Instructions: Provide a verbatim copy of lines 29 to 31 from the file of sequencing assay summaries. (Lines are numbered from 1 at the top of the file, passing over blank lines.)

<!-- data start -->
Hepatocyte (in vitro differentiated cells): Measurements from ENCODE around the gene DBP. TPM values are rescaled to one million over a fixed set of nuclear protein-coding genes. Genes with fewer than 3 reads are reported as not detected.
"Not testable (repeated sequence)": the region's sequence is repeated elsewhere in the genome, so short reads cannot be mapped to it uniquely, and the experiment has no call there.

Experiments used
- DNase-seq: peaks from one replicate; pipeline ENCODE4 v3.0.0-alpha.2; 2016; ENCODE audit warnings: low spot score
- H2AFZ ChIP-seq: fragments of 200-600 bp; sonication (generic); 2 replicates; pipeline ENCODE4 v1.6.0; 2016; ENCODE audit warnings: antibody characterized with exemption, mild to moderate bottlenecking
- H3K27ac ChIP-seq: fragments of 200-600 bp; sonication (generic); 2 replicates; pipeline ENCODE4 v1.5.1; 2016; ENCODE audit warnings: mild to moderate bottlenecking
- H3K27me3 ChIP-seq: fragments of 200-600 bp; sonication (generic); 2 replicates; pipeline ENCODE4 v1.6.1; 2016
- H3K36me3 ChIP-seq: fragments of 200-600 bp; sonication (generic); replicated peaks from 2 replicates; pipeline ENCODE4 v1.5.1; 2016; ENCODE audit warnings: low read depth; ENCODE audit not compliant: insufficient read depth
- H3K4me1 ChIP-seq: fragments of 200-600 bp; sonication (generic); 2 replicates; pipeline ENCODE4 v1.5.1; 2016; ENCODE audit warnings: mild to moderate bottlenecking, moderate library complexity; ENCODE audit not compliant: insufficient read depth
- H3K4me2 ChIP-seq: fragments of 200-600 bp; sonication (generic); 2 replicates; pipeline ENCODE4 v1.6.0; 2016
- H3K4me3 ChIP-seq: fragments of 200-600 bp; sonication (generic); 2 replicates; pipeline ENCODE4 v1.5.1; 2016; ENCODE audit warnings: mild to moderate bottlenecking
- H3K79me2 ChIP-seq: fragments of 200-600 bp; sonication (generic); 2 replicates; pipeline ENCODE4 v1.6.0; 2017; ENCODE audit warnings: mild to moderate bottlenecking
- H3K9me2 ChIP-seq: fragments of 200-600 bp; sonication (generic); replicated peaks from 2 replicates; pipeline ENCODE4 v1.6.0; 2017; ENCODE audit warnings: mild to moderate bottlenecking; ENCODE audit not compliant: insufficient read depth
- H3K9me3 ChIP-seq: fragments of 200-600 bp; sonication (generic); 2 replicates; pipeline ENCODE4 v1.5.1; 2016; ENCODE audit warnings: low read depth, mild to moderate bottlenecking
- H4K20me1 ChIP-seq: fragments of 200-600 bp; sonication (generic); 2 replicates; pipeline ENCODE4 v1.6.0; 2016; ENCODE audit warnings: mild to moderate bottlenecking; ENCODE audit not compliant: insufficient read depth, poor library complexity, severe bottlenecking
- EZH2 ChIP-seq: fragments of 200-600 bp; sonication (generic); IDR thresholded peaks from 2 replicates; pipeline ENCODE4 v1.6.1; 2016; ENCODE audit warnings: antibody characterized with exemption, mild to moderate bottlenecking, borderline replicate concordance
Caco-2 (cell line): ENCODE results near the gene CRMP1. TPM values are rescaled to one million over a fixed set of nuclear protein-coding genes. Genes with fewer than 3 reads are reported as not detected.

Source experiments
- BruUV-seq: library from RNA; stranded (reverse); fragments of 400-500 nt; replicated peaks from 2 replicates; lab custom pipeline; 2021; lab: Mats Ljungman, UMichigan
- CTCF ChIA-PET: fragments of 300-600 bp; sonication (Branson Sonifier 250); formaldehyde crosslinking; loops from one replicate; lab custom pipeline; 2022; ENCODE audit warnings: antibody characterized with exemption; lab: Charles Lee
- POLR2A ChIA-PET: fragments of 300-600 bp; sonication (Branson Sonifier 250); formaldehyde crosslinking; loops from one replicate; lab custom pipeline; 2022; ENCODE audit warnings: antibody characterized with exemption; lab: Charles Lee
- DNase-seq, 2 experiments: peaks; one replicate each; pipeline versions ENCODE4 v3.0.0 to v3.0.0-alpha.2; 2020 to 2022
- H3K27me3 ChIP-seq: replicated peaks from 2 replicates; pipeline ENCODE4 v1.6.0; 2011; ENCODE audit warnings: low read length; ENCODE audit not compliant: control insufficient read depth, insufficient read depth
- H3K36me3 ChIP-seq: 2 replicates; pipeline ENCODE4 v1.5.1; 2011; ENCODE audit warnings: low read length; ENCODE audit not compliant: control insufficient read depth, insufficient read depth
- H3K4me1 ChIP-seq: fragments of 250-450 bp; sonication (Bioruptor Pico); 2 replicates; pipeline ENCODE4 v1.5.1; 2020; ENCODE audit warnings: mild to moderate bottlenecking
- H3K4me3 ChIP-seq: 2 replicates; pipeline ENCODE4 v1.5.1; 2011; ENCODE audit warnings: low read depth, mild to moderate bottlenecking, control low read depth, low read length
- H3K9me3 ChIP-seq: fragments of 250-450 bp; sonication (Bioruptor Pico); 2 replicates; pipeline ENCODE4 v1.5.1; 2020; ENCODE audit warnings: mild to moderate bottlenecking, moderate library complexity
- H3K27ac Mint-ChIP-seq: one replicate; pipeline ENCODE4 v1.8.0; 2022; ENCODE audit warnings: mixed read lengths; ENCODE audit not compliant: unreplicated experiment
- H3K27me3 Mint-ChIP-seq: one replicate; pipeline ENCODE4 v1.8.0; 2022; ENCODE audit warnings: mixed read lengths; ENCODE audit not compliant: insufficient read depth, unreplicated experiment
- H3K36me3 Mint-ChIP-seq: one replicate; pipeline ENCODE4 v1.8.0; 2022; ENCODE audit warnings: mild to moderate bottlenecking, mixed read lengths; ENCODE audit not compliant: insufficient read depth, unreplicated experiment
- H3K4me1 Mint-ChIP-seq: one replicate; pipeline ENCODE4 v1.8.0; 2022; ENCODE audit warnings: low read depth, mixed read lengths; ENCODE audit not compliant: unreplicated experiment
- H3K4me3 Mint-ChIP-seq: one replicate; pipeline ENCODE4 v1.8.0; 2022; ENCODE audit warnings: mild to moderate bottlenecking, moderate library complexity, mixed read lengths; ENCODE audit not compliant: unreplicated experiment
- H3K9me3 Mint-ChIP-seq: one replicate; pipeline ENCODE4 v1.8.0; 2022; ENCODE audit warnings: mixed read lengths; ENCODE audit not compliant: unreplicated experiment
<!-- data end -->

- H3K27me3 Mint-ChIP-seq: one replicate; pipeline ENCODE4 v1.8.0; 2022; ENCODE audit warnings: mixed read lengths; ENCODE audit not compliant: insufficient read depth, unreplicated experiment
- H3K36me3 Mint-ChIP-seq: one replicate; pipeline ENCODE4 v1.8.0; 2022; ENCODE audit warnings: mild to moderate bottlenecking, mixed read lengths; ENCODE audit not compliant: insufficient read depth, unreplicated experiment
- H3K4me1 Mint-ChIP-seq: one replicate; pipeline ENCODE4 v1.8.0; 2022; ENCODE audit warnings: low read depth, mixed read lengths; ENCODE audit not compliant: unreplicated experiment